Broad Ripple locals discuss safety concerns

Broad Ripple bars lose business due to recent shooting. Photo courtesy of WTHR


Broad Ripple, home to 17,000 residents as well as restaurants, shops and bars popular with university students, has turned into the crime scene of violent incidents in recent years. The most recent shooting, on March 16 inside Landsharks, left one dead and five others injured. 

As downtown Broad Ripple feels the absence of the usual weekend night crowds, locals reassure visitors that veteran establishments are a safe haven for both day and nighttime recreation. 

“A brewing problem”

Rob Sabatini is the owner and manager of three bars in Broad Ripple — Rock Lobster, Mineshaft Saloon and Average Joe’s Sports Pub & Grill. He has been living in Broad Ripple since 1992 and describes the area as a “vibrant and happy” community. Despite his love for the area, Sabatini acknowledges the various downfalls the area has and understands why visitors may shy away from investing in the local businesses. 

“When you have people loitering on the streets, smoking weed, drinking and, ultimately, carrying guns, most sane, responsible people are going to shy away from that and find someplace else to spend their money,” Sabatini said. 

In the wake of a shooting in June 2023 where three people were killed, bar and restaurant owners in Broad Ripple started continuously meeting in search of a solution to mitigate public safety risks. The business owners agreed to a 1 a.m. curfew, which lasted until July, and many also stopped hosting day parties and limited the use of promoters. Sabatini claims Landsharks did not follow all these newly-established safety protocols and considers it a “poorly-run establishment.” 

William Cassner, a “proud” Broad Ripple resident and ’23 Butler alumnus, agreed with Sabatini, and said he found the bar had relaxed security. He even said he once saw a customer with a gun sticking out of their pocket. Despite his experience at Landsharks, he believes that the area is safe and continues to frequent downtown Broad Ripple multiple times a week for lunch, dinner and the bar culture. 

Cassner said the area does not deserve all of the media attention it gets. 

“I think a lot of the fear and anxiety gets overplayed … because it is so close to Butler, and where a lot of other students go,” Cassner said. “Sometimes I think the violence here gets overreported because it gets a lot of attention.” 

Senior biochemistry major Reagann Meyers frequents Broad Ripple on Wednesday and Thursday nights and said she feels comfortable going out with friends. She thinks the visibility of the Indianapolis Metropolitan Police Department helps to lower criminal activity in the area, but could also add to the increased concern of violence in the downtown area.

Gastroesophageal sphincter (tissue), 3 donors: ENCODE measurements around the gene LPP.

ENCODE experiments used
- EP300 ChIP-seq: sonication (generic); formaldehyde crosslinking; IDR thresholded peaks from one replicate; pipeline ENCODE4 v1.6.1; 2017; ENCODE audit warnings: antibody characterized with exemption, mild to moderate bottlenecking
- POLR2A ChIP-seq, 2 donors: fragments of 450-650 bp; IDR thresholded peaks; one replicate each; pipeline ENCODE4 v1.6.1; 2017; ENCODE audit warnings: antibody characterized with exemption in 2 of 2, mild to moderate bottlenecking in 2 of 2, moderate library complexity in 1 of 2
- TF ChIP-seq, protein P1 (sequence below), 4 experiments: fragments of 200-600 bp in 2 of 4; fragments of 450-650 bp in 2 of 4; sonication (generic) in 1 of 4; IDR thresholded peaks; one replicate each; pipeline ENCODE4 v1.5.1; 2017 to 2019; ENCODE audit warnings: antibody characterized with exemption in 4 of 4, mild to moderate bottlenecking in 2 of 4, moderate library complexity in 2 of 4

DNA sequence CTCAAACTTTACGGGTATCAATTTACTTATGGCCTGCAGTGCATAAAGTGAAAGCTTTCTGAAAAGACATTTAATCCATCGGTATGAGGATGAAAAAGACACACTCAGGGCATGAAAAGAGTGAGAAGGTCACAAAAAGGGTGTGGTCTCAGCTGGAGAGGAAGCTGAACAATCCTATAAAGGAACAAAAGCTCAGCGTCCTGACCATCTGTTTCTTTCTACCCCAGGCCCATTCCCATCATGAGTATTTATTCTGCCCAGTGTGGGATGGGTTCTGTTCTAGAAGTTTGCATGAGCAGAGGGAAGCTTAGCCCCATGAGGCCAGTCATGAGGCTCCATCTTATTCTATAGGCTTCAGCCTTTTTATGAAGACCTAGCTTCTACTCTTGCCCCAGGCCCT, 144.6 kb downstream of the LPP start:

“Having more police would help with the crime,” Meyers said. “However, if you’re just trying to have a chill night and you see a whole bunch of police, it can make people more and more concerned. And it makes people want to go out less because they see police and they get scared like a lot of people are afraid … It changes the vibe of going out.” 

Moving forward 

Since the shooting on March 16, Sabatini said that his sales have dropped nearly 50-75%. He said he has always aimed to provide a safe experience at the bars he owns through becoming very present at his establishments. Sabatini said he walks around each of his bars, picking up cups and cans, and also, “making sure everyone’s behaving.” For security measures, the bars Sabatini owns have bouncers and use hand-held metal detectors on everyone that walks into the establishments. 

Sabatini said that as long as bars maintain their usual safety protocols, bar-goers will be safe from shootings. He believes the other bar owners who remain in Broad Ripple make a conscious effort to prioritize safety in an effort to keep Broad Ripple out of news headlines. 

Although bars are taking precautions, Cassner has taken it upon himself to institute his own safety measures. He stated that since most of the shootings occur in the earliest hours of weekend mornings, he has a self-initiated curfew of 1 a.m.. He also will always go out with one or more people. 

Cassner believes that the only way to maintain a safe environment for bar-goers is for the Broad Ripple Village Association, BRVA, to enforce uniform safety protocols onto all businesses in Broad Ripple, especially bars, before more shootings occur due to relaxed safety measures. 

“When [BRVA] is implementing more safety measures, and they’re like, ‘We don’t want [violent incidents] to happen,’ but then people can still get into Landsharks, that’s the problem,” Cassner said. “There’s always been one or two stragglers when it comes to safety and bendable measures that make people feel like they can keep getting away with [not enforcing proper safety protocols].” 

Sabatini said he is confident that Broad Ripple will continue to be a safe place for visitors when they choose to return. 

“I just hope that as time goes on, that people just feel more and more secure in the fact that Broad Ripple is moving forward in a positive direction, and I think that as time goes on, that will prove to be the case,” Sabatini said. 


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